Wednesday, 1 April 2009


I’m leaving in two weeks, a fact that excites and depresses.

Last night we went to what is affectionately known as ‘The Pork Restaurant’. I don’t believe there’s more of a lads’ restaurant in the world. The beer is cheap, cutlery isn’t provided and there are two things on the menu: pork (ordered by the kilo) and fried banana. We decided on 4 kilos between 5 of us, a ludicrous amount. We’d all eaten lunch and that’s a lot of meat. Like the soldiers we are, we bravely struggled through it all, feeling just as we finished that our eating exertions had justified the extravagance. There were three very un-Rwandan things about this meal. Most locals don’t feel the need to drink beer, dinner doesn’t usually happen and meat is a real rarity. I can guarantee that late-night branches on our high streets would flourish but, for the aforementioned reasons, the locals don’t seem to have embraced the concept as readily as we have.

Just to prove I’m not spending all my time getting fat and breaking local customs I’ll tell you about our trip to a village called Bweyeye. It’s a four-hour drive south, through the rainforest. The road provides spectacle and struggle in equal measures. Only once in its history has Bweyeye had any real attention, during a brief gold rush 12 years ago. Now abandoned by the miners, all this long dusty street, encircled by wilderness wants is swinging doors and dawn shootouts to complete the eerie feel of America’s forgotten west. Instead of cowboys and girls however, we saw the unemployed and hungry. Us out-of-towners were met, not with bolting doors and local posses but over-excited children. This clumsy simile is designed to illuminate the overwhelming force that governs the town’s existence: its remoteness. The forest path, which begins at the last paved road, took our car 2 hours to defeat. On the way we passed groups of people, mainly men, trudging through the humidity. Our driver told us that their destination was the same as ours. This means a four-hour walk. For many this is their only access to work, no buses dare the jungle road. These young men, returning with the setting sun, had risen before it, traipsed through the dewy morning to catch the overcrowded bus, laboured all day, returning at night’s peak. Imagine this six days a week just to feed your family.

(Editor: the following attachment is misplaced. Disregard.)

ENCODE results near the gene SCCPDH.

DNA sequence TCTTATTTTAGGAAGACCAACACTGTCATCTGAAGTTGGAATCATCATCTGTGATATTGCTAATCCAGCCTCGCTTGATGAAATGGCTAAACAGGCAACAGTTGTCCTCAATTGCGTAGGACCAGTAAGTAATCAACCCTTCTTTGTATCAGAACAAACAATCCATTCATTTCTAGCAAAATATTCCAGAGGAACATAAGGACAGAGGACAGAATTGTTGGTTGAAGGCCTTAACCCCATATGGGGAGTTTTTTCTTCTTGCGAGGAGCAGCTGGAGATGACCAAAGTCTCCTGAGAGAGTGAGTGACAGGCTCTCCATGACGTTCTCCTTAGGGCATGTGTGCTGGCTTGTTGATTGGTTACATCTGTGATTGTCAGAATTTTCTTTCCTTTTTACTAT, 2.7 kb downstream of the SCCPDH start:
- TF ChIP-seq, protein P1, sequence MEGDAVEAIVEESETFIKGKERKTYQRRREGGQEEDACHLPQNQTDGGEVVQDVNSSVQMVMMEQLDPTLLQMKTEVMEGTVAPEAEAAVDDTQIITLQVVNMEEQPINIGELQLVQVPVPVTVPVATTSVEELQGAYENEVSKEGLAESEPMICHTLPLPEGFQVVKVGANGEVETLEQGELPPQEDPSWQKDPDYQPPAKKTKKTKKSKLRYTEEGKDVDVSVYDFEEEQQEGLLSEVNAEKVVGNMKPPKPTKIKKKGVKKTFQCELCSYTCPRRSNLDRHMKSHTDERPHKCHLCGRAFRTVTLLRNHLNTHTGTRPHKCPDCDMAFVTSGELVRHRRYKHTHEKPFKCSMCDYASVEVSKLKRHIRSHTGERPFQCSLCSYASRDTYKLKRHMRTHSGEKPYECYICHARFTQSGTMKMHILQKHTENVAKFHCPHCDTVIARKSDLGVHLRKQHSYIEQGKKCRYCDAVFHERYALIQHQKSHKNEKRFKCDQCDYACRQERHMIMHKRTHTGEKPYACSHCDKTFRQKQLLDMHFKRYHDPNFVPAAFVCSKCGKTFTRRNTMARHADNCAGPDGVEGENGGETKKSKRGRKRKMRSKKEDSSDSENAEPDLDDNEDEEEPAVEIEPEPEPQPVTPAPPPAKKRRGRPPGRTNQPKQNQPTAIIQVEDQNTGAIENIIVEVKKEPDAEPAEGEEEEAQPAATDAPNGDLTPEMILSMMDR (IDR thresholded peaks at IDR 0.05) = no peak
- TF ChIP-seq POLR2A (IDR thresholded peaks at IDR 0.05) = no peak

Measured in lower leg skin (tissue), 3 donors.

I’ve been to places where aid groups don’t go, but everyone has signs of the outer world. Bweyeye was the first town of size that didn’t sell bottled water, a luxury that only the rich afford, but a necessity for anywhere expecting guests. To a foreigner this was as acute a reminder as anything of the town’s isolation, an almost insurmountable problem. Good work is being done in this place, squeezed between the forest and Burundi’s northern hills, children learn and crops grow but doubt, still, lingers in the air and my mind.

Thank You


  1. Actually, we'd like you to stay put Henry, not that we don't miss you back in Richmond, it's just that you are describing so vividly this once in a lifetime experience which frankly none of us would otherwise have known. So, if you don't mind staying there as our man in Rwanda, that would be great. Thanks mate. Georges. We'll send you the Marmite or whatever other essential you are missing.

  2. Actually we'd quite like him back in Richmond, thanks Georges. And that pork looked disgusting